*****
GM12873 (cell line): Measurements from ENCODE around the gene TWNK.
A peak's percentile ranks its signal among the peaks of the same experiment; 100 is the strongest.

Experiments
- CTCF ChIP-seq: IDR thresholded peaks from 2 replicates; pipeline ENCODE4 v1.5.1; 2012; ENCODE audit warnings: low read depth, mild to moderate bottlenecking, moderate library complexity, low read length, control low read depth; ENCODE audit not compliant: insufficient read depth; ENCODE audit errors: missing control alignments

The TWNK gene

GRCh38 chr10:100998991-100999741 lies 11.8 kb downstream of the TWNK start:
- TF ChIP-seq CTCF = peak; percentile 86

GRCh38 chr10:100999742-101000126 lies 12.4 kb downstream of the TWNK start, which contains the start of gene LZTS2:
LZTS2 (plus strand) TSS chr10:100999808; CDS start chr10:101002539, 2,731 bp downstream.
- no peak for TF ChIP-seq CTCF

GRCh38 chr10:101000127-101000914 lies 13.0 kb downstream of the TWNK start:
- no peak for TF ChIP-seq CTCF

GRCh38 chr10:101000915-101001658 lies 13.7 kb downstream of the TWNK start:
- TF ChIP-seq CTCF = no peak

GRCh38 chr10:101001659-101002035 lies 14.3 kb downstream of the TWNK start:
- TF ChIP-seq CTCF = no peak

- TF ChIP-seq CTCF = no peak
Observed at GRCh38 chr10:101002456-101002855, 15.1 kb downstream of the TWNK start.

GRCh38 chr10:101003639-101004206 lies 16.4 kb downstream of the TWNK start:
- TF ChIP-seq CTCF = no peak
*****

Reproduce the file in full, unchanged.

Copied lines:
GM12873 (cell line): Measurements from ENCODE around the gene TWNK.
A peak's percentile ranks its signal among the peaks of the same experiment; 100 is the strongest.

Experiments
- CTCF ChIP-seq: IDR thresholded peaks from 2 replicates; pipeline ENCODE4 v1.5.1; 2012; ENCODE audit warnings: low read depth, mild to moderate bottlenecking, moderate library complexity, low read length, control low read depth; ENCODE audit not compliant: insufficient read depth; ENCODE audit errors: missing control alignments

The TWNK gene

GRCh38 chr10:100998991-100999741 lies 11.8 kb downstream of the TWNK start:
- TF ChIP-seq CTCF = peak; percentile 86

GRCh38 chr10:100999742-101000126 lies 12.4 kb downstream of the TWNK start, which contains the start of gene LZTS2:
LZTS2 (plus strand) TSS chr10:100999808; CDS start chr10:101002539, 2,731 bp downstream.
- no peak for TF ChIP-seq CTCF

GRCh38 chr10:101000127-101000914 lies 13.0 kb downstream of the TWNK start:
- no peak for TF ChIP-seq CTCF

GRCh38 chr10:101000915-101001658 lies 13.7 kb downstream of the TWNK start:
- TF ChIP-seq CTCF = no peak

GRCh38 chr10:101001659-101002035 lies 14.3 kb downstream of the TWNK start:
- TF ChIP-seq CTCF = no peak

- TF ChIP-seq CTCF = no peak
Observed at GRCh38 chr10:101002456-101002855, 15.1 kb downstream of the TWNK start.

GRCh38 chr10:101003639-101004206 lies 16.4 kb downstream of the TWNK start:
- TF ChIP-seq CTCF = no peak